Howard Provost Wayne Frederick said the new online programs would be for undergraduate and graduate students. He said the arrangement was part of an effort to make Howard a more contemporary university and allow the university to expand its nontraditional enrollment and add to its revenue. Frederick said Howard was interested in reaching students in African and Caribbean countries with its fully online offerings, though the pricing structure of the courses has yet to be determined. The university wants to expand its on-campus capacity by using the online classes to help "flip" the classroom. 

The announcement may be particularly significant because historically black colleges and universities, such as Howard, have a reputation for moving their programs online at a slower pace than other universities, for a variety of reasons. “I think over all, it’s a space where students of color and providers of education to students of color are looking very closely because it does represent a contemporary movement in higher education,” Frederick said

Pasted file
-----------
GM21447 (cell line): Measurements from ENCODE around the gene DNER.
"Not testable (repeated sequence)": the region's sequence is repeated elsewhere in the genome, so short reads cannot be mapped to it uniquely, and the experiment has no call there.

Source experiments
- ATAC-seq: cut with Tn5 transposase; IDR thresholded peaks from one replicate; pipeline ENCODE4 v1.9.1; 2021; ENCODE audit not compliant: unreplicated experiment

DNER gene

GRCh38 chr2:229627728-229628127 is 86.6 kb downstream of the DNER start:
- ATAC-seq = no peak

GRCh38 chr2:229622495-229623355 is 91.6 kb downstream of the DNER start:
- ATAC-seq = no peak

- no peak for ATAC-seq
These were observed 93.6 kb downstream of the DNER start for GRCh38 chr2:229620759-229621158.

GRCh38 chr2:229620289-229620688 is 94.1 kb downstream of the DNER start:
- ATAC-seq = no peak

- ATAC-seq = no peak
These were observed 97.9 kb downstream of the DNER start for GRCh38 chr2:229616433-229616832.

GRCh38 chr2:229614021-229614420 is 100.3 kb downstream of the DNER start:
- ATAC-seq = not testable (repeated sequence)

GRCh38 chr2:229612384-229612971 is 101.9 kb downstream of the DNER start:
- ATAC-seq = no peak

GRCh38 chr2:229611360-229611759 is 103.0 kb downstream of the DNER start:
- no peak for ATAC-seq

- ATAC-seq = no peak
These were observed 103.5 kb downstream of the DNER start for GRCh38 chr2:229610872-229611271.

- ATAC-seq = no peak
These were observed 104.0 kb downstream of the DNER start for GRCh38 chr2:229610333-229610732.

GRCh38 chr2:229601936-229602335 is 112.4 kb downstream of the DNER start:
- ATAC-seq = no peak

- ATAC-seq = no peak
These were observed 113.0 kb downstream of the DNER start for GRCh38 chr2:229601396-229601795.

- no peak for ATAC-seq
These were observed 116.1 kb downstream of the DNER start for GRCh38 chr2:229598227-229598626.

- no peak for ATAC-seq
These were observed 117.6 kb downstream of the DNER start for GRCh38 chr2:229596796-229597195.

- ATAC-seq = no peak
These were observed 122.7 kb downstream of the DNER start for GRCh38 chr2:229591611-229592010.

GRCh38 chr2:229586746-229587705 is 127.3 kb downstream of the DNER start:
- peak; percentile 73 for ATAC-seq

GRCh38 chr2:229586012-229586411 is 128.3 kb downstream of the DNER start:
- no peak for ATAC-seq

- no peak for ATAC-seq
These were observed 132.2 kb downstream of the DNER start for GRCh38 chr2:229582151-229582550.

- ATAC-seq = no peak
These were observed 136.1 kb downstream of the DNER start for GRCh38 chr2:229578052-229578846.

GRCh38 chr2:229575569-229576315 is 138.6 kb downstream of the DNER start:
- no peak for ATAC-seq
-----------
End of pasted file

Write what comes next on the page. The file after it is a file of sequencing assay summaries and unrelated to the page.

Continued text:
August 6, 2013

Peter Lach, dean of fine arts at Fairmont State University, has been charged by West Virginia authorities with second-degree sexual assault, and has been placed on administrative leave, The Charleston Gazette reported. A male employee told authorities that while he was in Lach's office, Lach pulled down the employee's pants and restrained him while starting oral sex. When the employee resisted, he said that Lach shoved him and that his head hit a copying machine. Lach, who is in jail, could not be reached.

 

August 6, 2013

The American Civil Liberties Union is raising questions about why Florida International University called off a planned baseball game at its campus between players from a Cuban team and their former teammates who now live in the United States, the Associated Press reported. The university called off the game less than a week after it started selling tickets, saying that a "contractual matter" led to the decision and refusing to elaborate. The ACLU has filed an open-records request for communication between the university and an anti-Castro group. "We have troubling evidence that Florida International University canceled the contract for the event based on expectations about political speech or fears about hostile reaction from some community groups which may or may not occur," said Maria Kayanan, associate legal director of the ACLU of Florida.